Seasons of Humility is hosting us so head over to her blog and check out her thoughts of this week's section.
I don't know if it is because I am on vacation or what, but I am having a hard time getting into the story this time. I can't stand the brother and wife that kicked the Dashwoods out! That woman is a real piece of work! See, I can't even remember their names! That's terrible! I have read Sense & Sensibility before, and seen the movie countless times and still can't remember. The Middleton's seem nice enough. Although the husband kind of talks too much. The wife and children are annoying! ha! As for the Miss Steele's...UGH! Talk about fly in the ointment! Elinor and Marianne are totally opposite of each other, but they do love each other. Marianne wears her heart and emotions on her sleeve and Elinor is much more reserved. I like them both. I honestly didn't remember how much older Colonel Brandon is than Marianne. But I really like him. As for Willoughby I think he is a playboy and plays on Marianne's emotions. I'm on chapter 23 now and it is just now starting to get interesting with Lucy's revelation to Elinor.
Quotes I Like:
"Certainly not; but if you observe, people always live for ever when there is an annuity to be paid them; and she is very stout and healthy, and hardly forty" Good grief! barely 40 so yeah, she does have a bit more life to live!
"Mama, the more I know of the world, the more am I convinced that I shall never see a man whom I can really love. I require so much!" Oh Marianne!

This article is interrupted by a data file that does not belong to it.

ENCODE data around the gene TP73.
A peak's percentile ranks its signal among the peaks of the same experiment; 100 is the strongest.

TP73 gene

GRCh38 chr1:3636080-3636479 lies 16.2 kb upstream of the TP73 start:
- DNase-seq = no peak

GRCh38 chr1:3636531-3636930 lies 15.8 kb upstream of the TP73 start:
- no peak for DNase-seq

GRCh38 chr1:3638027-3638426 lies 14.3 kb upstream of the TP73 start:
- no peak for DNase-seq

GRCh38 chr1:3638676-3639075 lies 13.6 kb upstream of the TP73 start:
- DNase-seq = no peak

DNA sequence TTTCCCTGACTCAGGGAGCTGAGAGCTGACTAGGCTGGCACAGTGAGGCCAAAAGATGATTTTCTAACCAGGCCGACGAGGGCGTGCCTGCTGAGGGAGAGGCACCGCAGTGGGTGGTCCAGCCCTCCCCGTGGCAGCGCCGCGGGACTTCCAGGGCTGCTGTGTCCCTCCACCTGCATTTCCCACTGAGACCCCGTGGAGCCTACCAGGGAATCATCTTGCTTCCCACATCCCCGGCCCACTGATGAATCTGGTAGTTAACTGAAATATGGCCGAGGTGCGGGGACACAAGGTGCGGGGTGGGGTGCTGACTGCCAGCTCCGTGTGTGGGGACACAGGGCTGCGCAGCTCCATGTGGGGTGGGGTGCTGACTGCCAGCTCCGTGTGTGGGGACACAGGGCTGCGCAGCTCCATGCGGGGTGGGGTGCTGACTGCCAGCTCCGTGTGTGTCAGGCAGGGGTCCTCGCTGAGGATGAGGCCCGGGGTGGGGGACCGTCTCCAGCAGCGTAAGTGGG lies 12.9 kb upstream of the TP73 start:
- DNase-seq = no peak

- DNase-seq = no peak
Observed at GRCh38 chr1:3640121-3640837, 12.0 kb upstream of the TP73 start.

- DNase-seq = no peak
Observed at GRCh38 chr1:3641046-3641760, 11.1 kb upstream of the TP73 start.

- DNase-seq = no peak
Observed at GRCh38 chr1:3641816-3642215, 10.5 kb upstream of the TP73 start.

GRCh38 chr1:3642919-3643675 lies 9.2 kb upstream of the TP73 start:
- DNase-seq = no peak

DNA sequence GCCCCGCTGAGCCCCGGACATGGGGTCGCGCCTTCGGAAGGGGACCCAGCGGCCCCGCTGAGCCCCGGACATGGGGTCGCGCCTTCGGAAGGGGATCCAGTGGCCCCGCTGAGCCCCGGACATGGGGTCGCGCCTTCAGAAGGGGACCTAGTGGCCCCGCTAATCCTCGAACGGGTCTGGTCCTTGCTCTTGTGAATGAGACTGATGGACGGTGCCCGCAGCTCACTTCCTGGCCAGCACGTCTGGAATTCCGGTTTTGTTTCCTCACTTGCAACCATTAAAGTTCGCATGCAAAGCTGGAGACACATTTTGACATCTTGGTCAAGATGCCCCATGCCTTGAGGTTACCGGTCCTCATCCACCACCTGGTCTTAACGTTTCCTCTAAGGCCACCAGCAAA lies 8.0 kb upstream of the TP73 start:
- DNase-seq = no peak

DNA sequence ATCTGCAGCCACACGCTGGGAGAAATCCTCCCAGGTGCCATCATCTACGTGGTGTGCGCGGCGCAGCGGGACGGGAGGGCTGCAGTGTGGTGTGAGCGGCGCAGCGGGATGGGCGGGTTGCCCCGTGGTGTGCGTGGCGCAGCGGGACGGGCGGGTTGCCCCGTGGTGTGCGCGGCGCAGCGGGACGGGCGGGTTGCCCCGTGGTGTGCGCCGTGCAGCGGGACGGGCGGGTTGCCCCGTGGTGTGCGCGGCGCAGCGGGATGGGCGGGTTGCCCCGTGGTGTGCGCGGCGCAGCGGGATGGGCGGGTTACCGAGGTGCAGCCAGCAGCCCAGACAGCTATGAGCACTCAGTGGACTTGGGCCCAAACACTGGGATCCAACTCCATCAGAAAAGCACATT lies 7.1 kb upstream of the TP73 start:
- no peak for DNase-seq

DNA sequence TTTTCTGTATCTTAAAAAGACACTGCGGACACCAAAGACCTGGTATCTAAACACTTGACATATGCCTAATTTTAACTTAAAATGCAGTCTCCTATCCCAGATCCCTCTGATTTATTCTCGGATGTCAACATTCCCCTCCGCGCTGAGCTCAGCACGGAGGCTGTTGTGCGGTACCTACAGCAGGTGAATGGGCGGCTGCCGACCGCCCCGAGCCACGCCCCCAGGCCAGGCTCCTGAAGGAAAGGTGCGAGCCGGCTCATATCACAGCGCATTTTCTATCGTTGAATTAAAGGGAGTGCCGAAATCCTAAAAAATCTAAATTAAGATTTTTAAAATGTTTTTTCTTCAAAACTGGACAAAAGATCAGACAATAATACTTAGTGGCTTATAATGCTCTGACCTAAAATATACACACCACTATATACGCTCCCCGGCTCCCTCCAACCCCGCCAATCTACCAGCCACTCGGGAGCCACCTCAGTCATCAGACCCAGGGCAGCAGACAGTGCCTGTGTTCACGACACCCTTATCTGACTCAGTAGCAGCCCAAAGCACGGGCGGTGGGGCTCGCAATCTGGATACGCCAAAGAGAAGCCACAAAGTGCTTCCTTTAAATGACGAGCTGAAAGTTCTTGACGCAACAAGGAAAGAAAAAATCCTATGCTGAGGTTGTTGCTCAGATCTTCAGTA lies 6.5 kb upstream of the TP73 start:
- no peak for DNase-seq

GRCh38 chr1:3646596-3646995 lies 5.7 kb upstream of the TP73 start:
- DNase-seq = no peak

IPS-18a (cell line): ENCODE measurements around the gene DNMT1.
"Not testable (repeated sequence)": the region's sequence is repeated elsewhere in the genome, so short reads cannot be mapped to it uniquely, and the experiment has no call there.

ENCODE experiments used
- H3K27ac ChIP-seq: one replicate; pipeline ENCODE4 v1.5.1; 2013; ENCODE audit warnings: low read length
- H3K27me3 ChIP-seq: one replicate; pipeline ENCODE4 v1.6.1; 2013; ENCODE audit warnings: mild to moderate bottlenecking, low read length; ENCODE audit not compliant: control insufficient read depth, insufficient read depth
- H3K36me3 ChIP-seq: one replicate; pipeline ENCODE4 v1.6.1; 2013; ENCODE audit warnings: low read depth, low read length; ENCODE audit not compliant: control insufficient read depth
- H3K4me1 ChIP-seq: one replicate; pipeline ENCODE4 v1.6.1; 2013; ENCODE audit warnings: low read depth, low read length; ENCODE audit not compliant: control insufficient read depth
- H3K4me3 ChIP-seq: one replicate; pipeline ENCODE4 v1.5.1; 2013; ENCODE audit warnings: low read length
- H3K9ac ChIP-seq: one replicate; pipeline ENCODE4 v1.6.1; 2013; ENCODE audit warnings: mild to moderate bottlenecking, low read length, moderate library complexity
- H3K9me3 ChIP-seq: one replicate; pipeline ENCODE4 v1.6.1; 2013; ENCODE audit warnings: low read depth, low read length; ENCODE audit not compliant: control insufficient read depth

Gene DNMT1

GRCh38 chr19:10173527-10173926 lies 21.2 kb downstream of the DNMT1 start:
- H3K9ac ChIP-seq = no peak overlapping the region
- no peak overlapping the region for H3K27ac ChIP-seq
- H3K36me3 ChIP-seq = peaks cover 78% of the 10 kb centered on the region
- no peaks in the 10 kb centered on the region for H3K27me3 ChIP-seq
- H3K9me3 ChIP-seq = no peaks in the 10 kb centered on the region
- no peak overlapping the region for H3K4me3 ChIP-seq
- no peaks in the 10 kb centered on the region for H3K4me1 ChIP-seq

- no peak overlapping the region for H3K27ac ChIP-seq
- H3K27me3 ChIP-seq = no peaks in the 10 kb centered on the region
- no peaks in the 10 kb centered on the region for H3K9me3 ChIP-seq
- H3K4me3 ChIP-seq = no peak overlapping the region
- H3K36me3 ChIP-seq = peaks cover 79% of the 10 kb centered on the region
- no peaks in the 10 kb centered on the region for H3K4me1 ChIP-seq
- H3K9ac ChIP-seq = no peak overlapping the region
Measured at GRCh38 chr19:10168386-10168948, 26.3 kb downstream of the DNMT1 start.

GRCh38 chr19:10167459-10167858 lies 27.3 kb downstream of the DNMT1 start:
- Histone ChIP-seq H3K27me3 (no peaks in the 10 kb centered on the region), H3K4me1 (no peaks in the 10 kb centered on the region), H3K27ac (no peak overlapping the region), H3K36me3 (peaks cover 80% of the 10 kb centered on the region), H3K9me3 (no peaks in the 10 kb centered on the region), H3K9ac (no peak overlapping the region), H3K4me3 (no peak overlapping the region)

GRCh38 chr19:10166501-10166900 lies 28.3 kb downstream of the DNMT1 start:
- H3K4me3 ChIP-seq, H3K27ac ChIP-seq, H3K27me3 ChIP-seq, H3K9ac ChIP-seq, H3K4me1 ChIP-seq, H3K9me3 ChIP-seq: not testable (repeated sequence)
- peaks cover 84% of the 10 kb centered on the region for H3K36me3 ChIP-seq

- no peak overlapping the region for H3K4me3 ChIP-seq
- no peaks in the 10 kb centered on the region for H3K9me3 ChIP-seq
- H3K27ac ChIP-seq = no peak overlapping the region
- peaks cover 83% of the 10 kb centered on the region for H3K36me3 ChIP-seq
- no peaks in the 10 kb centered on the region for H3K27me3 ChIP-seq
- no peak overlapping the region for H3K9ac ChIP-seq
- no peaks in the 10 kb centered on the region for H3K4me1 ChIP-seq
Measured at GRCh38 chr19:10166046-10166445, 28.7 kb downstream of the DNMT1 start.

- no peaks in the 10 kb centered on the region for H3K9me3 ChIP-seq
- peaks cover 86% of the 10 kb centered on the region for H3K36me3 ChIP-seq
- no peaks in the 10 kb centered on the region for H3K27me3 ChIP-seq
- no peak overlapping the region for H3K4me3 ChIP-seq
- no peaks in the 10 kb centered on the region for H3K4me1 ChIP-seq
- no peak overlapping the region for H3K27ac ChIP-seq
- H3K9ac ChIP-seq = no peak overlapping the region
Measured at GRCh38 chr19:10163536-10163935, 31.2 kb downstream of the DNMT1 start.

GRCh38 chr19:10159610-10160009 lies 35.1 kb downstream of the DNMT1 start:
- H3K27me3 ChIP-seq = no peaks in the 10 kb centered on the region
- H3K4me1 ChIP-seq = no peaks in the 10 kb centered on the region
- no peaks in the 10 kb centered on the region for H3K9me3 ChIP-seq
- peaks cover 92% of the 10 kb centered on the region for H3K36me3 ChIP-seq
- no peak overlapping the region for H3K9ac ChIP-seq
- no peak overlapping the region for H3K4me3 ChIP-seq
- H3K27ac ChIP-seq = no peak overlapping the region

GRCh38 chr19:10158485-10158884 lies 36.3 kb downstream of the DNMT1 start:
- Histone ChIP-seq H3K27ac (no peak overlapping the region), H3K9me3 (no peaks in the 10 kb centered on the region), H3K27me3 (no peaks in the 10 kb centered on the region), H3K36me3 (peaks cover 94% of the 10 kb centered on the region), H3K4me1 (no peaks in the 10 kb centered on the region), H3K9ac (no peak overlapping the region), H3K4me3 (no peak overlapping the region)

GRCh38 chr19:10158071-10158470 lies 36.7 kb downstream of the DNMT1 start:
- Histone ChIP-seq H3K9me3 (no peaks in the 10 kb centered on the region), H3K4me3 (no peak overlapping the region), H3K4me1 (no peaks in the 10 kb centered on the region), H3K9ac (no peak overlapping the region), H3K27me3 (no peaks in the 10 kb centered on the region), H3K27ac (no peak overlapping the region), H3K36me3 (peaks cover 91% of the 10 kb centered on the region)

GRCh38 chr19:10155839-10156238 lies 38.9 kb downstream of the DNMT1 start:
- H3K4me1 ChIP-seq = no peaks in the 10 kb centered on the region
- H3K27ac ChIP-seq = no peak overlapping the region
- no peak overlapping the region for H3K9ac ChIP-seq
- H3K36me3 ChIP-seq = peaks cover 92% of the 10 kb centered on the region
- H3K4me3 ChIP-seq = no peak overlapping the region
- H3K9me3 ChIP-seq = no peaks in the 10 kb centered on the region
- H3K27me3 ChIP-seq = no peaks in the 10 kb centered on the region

"Brandon is just the kind of man, said Willoughby one day, when they were talking of him together, whom every body speaks well of, and nobody cares about; whom all are delighted to see, and nobody remembers to talk to." Poor Colonel Brandon, but he gets his time.
" It was rather a wish of distinction, she believed, which produced his contemptuous treatment of every body, and his general abuse of every thing before him. It was the desire of appearing superior to other people." Ugh, the Palmer's!
"Lady Middleton resigned herself to the idea of it, with all the philosophy of a well-bred woman, contenting herself with merely giving her husband a gentle reprimand on the subject five or six times every day." I laughed out loud at this!
Questions from Amber's Blog:
1. So far, do you relate more to Elinor or Marianne? Do you find it more important to act properly and rationally, or do you prefer to speak your mind and express your true emotions? I am definitely more of an Elinor. I might act as Marianne sometimes with family, but with the "public" I am very reserved.
2. Imagine you're invited to tea at Barton Park and have to make conversation with Sir and Lady Middleton and Mrs. Jennings. What would you talk about? How would you survive the afternoon? :) (Feel free to round out the imaginary occasion with other guests of your choosing, like Colonel Brandon, Willoughby, Mr. and Mrs. Palmer, or the Miss Steeles.)I'll be interested in reading what people do with this one, I'm not much of a "pretend" kind of gal nor a role play gal so I've got nothing on this. I guess if I were with this group I would be a more "smile and nod" kind of person and move along as soon as possible.
3. How would you respond to Lucy's revelations at the end of Volume I if you were Elinor? Would you keep Lucy's secret from everyone? Would you continue to remain "friends" with Lucy? Not really knowing Lucy I would hope I would check into her allegations instead of taking her word for things and I hope that I would give Edward a chance to explain himself. I feel bad for Elinor because she is so stoic and it is difficult for her to show her feelings. She was counting on Edward's attachment and to have those hopes dashed has got to be devastating for her.
Have you read Sense and Sensibility? Are you reading along with us? If so feel free to leave a comment and jump into the discussion. Join us next Friday for Discussion II.